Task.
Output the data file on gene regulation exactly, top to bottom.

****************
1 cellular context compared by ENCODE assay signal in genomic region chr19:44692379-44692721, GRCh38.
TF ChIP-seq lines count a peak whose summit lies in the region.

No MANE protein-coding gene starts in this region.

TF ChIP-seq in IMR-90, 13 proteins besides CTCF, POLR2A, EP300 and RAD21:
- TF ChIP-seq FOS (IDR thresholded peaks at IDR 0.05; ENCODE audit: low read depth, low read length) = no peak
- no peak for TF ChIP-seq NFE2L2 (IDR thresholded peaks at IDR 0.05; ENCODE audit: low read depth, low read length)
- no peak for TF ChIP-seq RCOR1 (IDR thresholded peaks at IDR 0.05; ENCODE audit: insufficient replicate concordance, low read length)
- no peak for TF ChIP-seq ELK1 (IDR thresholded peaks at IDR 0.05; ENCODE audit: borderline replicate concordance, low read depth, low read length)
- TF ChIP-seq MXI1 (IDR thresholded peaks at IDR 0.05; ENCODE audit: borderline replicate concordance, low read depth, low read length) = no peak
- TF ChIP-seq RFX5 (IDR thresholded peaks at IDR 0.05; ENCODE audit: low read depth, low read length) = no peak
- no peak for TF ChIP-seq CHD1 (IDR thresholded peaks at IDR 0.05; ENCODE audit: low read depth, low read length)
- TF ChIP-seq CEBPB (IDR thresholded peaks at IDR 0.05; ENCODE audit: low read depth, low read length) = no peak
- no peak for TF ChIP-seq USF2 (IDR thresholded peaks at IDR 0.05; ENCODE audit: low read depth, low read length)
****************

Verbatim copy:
1 cellular context compared by ENCODE assay signal in genomic region chr19:44692379-44692721, GRCh38.
TF ChIP-seq lines count a peak whose summit lies in the region.

No MANE protein-coding gene starts in this region.

TF ChIP-seq in IMR-90, 13 proteins besides CTCF, POLR2A, EP300 and RAD21:
- TF ChIP-seq FOS (IDR thresholded peaks at IDR 0.05; ENCODE audit: low read depth, low read length) = no peak
- no peak for TF ChIP-seq NFE2L2 (IDR thresholded peaks at IDR 0.05; ENCODE audit: low read depth, low read length)
- no peak for TF ChIP-seq RCOR1 (IDR thresholded peaks at IDR 0.05; ENCODE audit: insufficient replicate concordance, low read length)
- no peak for TF ChIP-seq ELK1 (IDR thresholded peaks at IDR 0.05; ENCODE audit: borderline replicate concordance, low read depth, low read length)
- TF ChIP-seq MXI1 (IDR thresholded peaks at IDR 0.05; ENCODE audit: borderline replicate concordance, low read depth, low read length) = no peak
- TF ChIP-seq RFX5 (IDR thresholded peaks at IDR 0.05; ENCODE audit: low read depth, low read length) = no peak
- no peak for TF ChIP-seq CHD1 (IDR thresholded peaks at IDR 0.05; ENCODE audit: low read depth, low read length)
- TF ChIP-seq CEBPB (IDR thresholded peaks at IDR 0.05; ENCODE audit: low read depth, low read length) = no peak
- no peak for TF ChIP-seq USF2 (IDR thresholded peaks at IDR 0.05; ENCODE audit: low read depth, low read length)